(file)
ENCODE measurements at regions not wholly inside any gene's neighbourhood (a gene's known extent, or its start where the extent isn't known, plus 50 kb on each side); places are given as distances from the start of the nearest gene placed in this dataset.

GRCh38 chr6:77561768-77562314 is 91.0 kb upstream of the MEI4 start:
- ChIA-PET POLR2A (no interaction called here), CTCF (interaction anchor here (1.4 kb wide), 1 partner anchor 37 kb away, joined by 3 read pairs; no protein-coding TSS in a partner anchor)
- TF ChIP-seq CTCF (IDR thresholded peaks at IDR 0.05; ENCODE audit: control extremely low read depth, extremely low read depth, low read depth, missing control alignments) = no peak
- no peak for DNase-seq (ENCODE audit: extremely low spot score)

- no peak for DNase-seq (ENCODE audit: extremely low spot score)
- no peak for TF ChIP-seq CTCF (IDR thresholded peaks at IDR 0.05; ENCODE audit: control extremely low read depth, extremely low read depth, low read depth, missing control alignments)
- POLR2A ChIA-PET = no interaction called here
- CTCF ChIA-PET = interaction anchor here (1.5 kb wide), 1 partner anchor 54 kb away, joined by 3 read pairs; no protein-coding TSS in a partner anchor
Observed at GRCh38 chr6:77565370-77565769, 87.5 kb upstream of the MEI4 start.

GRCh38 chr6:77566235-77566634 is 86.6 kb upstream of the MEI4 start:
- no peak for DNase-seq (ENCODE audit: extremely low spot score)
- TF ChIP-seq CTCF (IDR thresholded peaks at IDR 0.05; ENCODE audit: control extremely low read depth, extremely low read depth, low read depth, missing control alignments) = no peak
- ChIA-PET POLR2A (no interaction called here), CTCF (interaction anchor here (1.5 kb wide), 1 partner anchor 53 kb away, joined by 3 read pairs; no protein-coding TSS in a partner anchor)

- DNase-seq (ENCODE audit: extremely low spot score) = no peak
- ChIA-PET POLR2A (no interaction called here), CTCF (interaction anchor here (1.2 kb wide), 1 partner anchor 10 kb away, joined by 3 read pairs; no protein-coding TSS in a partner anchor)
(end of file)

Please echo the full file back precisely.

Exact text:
ENCODE measurements at regions not wholly inside any gene's neighbourhood (a gene's known extent, or its start where the extent isn't known, plus 50 kb on each side); places are given as distances from the start of the nearest gene placed in this dataset.

GRCh38 chr6:77561768-77562314 is 91.0 kb upstream of the MEI4 start:
- ChIA-PET POLR2A (no interaction called here), CTCF (interaction anchor here (1.4 kb wide), 1 partner anchor 37 kb away, joined by 3 read pairs; no protein-coding TSS in a partner anchor)
- TF ChIP-seq CTCF (IDR thresholded peaks at IDR 0.05; ENCODE audit: control extremely low read depth, extremely low read depth, low read depth, missing control alignments) = no peak
- no peak for DNase-seq (ENCODE audit: extremely low spot score)

- no peak for DNase-seq (ENCODE audit: extremely low spot score)
- no peak for TF ChIP-seq CTCF (IDR thresholded peaks at IDR 0.05; ENCODE audit: control extremely low read depth, extremely low read depth, low read depth, missing control alignments)
- POLR2A ChIA-PET = no interaction called here
- CTCF ChIA-PET = interaction anchor here (1.5 kb wide), 1 partner anchor 54 kb away, joined by 3 read pairs; no protein-coding TSS in a partner anchor
Observed at GRCh38 chr6:77565370-77565769, 87.5 kb upstream of the MEI4 start.

GRCh38 chr6:77566235-77566634 is 86.6 kb upstream of the MEI4 start:
- no peak for DNase-seq (ENCODE audit: extremely low spot score)
- TF ChIP-seq CTCF (IDR thresholded peaks at IDR 0.05; ENCODE audit: control extremely low read depth, extremely low read depth, low read depth, missing control alignments) = no peak
- ChIA-PET POLR2A (no interaction called here), CTCF (interaction anchor here (1.5 kb wide), 1 partner anchor 53 kb away, joined by 3 read pairs; no protein-coding TSS in a partner anchor)

- DNase-seq (ENCODE audit: extremely low spot score) = no peak
- ChIA-PET POLR2A (no interaction called here), CTCF (interaction anchor here (1.2 kb wide), 1 partner anchor 10 kb away, joined by 3 read pairs; no protein-coding TSS in a partner anchor)